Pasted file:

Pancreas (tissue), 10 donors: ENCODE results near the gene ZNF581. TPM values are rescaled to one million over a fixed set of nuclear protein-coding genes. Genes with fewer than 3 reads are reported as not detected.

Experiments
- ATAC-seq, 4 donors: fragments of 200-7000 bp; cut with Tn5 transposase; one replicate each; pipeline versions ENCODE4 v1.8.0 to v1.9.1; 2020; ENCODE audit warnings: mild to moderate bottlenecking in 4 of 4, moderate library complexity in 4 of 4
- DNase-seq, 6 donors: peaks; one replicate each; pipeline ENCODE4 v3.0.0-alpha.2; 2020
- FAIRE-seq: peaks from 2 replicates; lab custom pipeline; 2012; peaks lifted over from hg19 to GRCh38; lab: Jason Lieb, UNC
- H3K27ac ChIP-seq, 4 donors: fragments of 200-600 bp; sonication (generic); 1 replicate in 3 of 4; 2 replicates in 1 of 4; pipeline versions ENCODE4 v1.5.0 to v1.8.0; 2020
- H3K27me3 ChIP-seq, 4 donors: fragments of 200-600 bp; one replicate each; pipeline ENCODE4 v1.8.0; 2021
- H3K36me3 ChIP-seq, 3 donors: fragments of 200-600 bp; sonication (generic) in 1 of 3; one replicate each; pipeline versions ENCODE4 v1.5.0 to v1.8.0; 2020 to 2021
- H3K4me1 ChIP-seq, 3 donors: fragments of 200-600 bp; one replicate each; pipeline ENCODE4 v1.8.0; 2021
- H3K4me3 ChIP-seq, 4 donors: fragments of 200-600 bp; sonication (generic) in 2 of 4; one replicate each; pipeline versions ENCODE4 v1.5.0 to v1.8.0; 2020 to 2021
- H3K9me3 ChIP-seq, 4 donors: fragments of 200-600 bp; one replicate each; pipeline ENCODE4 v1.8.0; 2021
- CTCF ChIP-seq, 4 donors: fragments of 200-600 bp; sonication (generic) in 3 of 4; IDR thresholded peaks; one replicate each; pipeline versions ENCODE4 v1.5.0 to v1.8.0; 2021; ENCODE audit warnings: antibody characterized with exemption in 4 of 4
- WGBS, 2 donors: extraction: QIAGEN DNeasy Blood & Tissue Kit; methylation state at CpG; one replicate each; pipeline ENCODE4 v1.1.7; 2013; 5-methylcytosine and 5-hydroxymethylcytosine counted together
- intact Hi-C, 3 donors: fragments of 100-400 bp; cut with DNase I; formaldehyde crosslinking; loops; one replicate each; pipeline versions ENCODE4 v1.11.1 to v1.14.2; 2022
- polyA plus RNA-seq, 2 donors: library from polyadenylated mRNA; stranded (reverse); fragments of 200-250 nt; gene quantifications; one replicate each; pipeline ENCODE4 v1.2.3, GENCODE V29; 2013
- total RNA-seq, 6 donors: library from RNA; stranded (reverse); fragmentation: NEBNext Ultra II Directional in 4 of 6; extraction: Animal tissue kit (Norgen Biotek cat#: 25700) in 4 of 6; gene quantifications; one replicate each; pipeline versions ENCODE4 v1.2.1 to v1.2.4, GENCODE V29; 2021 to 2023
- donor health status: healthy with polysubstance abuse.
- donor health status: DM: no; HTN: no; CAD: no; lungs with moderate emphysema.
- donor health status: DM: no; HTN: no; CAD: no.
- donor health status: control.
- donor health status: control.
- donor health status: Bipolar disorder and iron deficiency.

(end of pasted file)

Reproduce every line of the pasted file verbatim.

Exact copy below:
Pancreas (tissue), 10 donors: ENCODE results near the gene ZNF581. TPM values are rescaled to one million over a fixed set of nuclear protein-coding genes. Genes with fewer than 3 reads are reported as not detected.

Experiments
- ATAC-seq, 4 donors: fragments of 200-7000 bp; cut with Tn5 transposase; one replicate each; pipeline versions ENCODE4 v1.8.0 to v1.9.1; 2020; ENCODE audit warnings: mild to moderate bottlenecking in 4 of 4, moderate library complexity in 4 of 4
- DNase-seq, 6 donors: peaks; one replicate each; pipeline ENCODE4 v3.0.0-alpha.2; 2020
- FAIRE-seq: peaks from 2 replicates; lab custom pipeline; 2012; peaks lifted over from hg19 to GRCh38; lab: Jason Lieb, UNC
- H3K27ac ChIP-seq, 4 donors: fragments of 200-600 bp; sonication (generic); 1 replicate in 3 of 4; 2 replicates in 1 of 4; pipeline versions ENCODE4 v1.5.0 to v1.8.0; 2020
- H3K27me3 ChIP-seq, 4 donors: fragments of 200-600 bp; one replicate each; pipeline ENCODE4 v1.8.0; 2021
- H3K36me3 ChIP-seq, 3 donors: fragments of 200-600 bp; sonication (generic) in 1 of 3; one replicate each; pipeline versions ENCODE4 v1.5.0 to v1.8.0; 2020 to 2021
- H3K4me1 ChIP-seq, 3 donors: fragments of 200-600 bp; one replicate each; pipeline ENCODE4 v1.8.0; 2021
- H3K4me3 ChIP-seq, 4 donors: fragments of 200-600 bp; sonication (generic) in 2 of 4; one replicate each; pipeline versions ENCODE4 v1.5.0 to v1.8.0; 2020 to 2021
- H3K9me3 ChIP-seq, 4 donors: fragments of 200-600 bp; one replicate each; pipeline ENCODE4 v1.8.0; 2021
- CTCF ChIP-seq, 4 donors: fragments of 200-600 bp; sonication (generic) in 3 of 4; IDR thresholded peaks; one replicate each; pipeline versions ENCODE4 v1.5.0 to v1.8.0; 2021; ENCODE audit warnings: antibody characterized with exemption in 4 of 4
- WGBS, 2 donors: extraction: QIAGEN DNeasy Blood & Tissue Kit; methylation state at CpG; one replicate each; pipeline ENCODE4 v1.1.7; 2013; 5-methylcytosine and 5-hydroxymethylcytosine counted together
- intact Hi-C, 3 donors: fragments of 100-400 bp; cut with DNase I; formaldehyde crosslinking; loops; one replicate each; pipeline versions ENCODE4 v1.11.1 to v1.14.2; 2022
- polyA plus RNA-seq, 2 donors: library from polyadenylated mRNA; stranded (reverse); fragments of 200-250 nt; gene quantifications; one replicate each; pipeline ENCODE4 v1.2.3, GENCODE V29; 2013
- total RNA-seq, 6 donors: library from RNA; stranded (reverse); fragmentation: NEBNext Ultra II Directional in 4 of 6; extraction: Animal tissue kit (Norgen Biotek cat#: 25700) in 4 of 6; gene quantifications; one replicate each; pipeline versions ENCODE4 v1.2.1 to v1.2.4, GENCODE V29; 2021 to 2023
- donor health status: healthy with polysubstance abuse.
- donor health status: DM: no; HTN: no; CAD: no; lungs with moderate emphysema.
- donor health status: DM: no; HTN: no; CAD: no.
- donor health status: control.
- donor health status: control.
- donor health status: Bipolar disorder and iron deficiency.